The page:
September 21, 2011
- A solid understanding of mathematics is an important component of a well-rounded education. Unfortunately, schools are largely failing in this regard.
- The math curriculum and textbooks in schools employ highly ineffective, discovery-based instructional techniques. Students do not learn standard algorithms for math equations, and they fail to master basic math skills.
- John Mighton, founder of JUMP (Junior Undiscovered Math Prodigies), found students needed to have math problems broken down into small steps and each step had to be mastered before moving to the next step.
- In order to improve our system of math instruction, schools must place a stronger emphasis on mastering basic math skills and standard algorithms.
Media Release – Something is Wrong With the State of Math Education in Canada
Frontier Centre study defends traditional math education
Winnipeg, MB: The Frontier Centre for Public Policy is proud to release a groundbreaking study authored by Frontier’s education research fellow Michael Zwaagstra. The study, entitled Math Instruction that Makes Sense, demonstrates conclusively that traditional math education methods are superior to the highly ineffective, discovery-based instructional techniques that are in vogue now in educational curricula. Zwaagstra shows why these techniques do not allow students to master basic math skills.
Zwaagstra draws on a wealth of relevant studies to argue that, “ in order for students to receive a strong grounding in math, they need to spend more time practicing math skills such as basic addition and subtraction along with the standard multiplication tables.” “There is ample research evidence showing that deliberate practice is the best way to gain mastery over a particular subject or skill,” said study author Michael Zwaagstra. Continue reading →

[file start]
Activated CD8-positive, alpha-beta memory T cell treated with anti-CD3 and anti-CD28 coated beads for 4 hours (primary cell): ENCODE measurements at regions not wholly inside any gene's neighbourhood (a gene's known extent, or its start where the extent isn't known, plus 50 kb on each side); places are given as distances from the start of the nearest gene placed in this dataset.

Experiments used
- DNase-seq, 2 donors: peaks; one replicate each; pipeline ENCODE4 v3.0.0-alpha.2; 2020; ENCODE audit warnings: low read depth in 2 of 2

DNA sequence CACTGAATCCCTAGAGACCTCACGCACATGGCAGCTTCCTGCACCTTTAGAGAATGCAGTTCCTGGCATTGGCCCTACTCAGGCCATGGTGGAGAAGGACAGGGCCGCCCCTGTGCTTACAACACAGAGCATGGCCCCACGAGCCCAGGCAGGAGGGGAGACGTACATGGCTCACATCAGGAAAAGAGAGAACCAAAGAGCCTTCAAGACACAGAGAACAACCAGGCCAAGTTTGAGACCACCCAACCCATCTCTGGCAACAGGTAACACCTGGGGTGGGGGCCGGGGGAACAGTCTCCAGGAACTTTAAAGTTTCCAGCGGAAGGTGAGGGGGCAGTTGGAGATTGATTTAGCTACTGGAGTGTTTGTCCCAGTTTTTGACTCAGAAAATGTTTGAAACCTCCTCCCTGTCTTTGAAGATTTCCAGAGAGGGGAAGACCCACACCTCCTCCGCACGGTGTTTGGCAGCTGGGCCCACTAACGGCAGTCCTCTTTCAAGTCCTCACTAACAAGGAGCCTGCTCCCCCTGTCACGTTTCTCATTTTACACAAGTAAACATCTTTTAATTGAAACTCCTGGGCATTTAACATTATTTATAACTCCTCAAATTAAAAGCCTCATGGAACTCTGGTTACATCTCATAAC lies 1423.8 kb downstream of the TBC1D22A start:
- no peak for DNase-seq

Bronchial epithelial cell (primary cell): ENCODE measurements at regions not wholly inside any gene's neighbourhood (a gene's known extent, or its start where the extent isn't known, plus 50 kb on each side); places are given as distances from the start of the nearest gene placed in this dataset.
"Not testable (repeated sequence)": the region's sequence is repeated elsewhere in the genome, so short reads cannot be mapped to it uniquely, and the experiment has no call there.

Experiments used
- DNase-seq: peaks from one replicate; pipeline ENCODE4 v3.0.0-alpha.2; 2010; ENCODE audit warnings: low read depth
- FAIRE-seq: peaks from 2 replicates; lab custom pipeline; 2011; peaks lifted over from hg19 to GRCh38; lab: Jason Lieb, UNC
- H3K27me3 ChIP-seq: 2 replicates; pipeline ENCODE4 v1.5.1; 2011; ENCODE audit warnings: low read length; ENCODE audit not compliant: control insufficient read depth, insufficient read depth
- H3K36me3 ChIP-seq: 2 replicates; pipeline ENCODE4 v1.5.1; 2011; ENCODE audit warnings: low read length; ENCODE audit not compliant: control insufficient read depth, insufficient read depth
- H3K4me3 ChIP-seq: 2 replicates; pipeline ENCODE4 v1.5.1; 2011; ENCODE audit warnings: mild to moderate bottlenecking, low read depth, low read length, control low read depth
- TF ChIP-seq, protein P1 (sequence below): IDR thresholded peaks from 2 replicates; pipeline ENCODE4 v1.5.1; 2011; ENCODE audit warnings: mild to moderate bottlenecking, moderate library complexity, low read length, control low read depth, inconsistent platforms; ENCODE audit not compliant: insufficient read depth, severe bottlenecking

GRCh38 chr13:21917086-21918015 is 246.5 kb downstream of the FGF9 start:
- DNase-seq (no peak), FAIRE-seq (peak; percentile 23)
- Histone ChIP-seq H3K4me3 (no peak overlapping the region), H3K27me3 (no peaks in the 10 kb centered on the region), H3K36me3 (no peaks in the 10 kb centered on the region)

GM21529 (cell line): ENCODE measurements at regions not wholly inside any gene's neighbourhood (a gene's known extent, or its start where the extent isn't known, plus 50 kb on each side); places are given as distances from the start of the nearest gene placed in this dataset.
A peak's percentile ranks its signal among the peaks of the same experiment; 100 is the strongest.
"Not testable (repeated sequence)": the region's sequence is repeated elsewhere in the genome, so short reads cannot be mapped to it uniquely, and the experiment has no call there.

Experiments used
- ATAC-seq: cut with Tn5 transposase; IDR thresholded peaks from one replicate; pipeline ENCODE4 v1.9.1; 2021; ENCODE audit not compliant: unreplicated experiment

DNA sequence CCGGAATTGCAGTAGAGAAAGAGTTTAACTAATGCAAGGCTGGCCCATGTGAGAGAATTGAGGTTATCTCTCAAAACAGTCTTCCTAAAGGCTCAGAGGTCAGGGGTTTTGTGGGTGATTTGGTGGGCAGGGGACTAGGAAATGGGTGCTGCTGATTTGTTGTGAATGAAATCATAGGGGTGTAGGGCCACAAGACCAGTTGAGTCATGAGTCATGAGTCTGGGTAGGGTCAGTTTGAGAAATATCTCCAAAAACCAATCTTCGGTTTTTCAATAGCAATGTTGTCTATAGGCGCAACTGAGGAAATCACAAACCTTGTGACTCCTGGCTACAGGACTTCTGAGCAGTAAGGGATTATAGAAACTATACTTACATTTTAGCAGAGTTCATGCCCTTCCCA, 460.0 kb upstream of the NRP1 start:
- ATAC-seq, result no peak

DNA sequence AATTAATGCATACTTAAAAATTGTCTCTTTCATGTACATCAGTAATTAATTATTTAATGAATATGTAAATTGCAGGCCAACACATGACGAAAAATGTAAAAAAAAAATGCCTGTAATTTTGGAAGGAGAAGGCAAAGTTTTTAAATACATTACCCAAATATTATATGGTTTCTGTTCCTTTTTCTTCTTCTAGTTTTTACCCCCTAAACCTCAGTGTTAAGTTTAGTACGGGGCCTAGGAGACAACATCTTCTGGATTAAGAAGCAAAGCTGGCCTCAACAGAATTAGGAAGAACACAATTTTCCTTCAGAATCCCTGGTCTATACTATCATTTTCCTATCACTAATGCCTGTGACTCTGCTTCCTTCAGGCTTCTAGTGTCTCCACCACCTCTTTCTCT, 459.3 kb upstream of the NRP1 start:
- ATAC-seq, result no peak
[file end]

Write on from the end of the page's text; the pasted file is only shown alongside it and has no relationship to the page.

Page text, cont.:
Math is tougher than reading after all, a new study has determined
By Joannie Laucicus
Why is it that for some children reading is a snap, but math is daunting?
About six years ago, Jo-Anne LeFevre, director of the Institute of Cognitive Science at Carleton University, and her colleagues studied elementary students in Winnipeg, Ottawa and Peterborough.
One of the things they learned was that children need a more complex set of skills to master math than reading. These skills include the ability to process language, identify quantities and pay attention to the task. Children with attention deficit disorder, for example, often have difficulty with math. “It’s more complicated than reading,” says LeFevre. Continue reading →
By Moira MacDonald ,Toronto Sun
First posted: Saturday, July 9, 2011 4:04:57 EDT PM
Jonathan Penacho could be doing what lots of 13-year-olds do in the first week of summer holidays — hanging out at home.
Instead, he’s working on his reading and writing at an optional three-week, non-credit summer school held for Grade 7 and 8 Toronto Catholic board students at Loretto College in west-end Toronto. Continue reading →
Do you know how to calculate percentages? And do you understand the difference between “per cent” and “percentage point?”
I hope you had a perfect score in my quiz below. You’ll find the answers at the end of the column. Continue reading →
September 13, 2010
Big drop in math skills of entering students
On that point there’s no argument, but educators don’t agree about how much it matters.
by Anne Kershaw
|Deteriorating math skills among high school graduates is not just a North American phenomenon, experts say.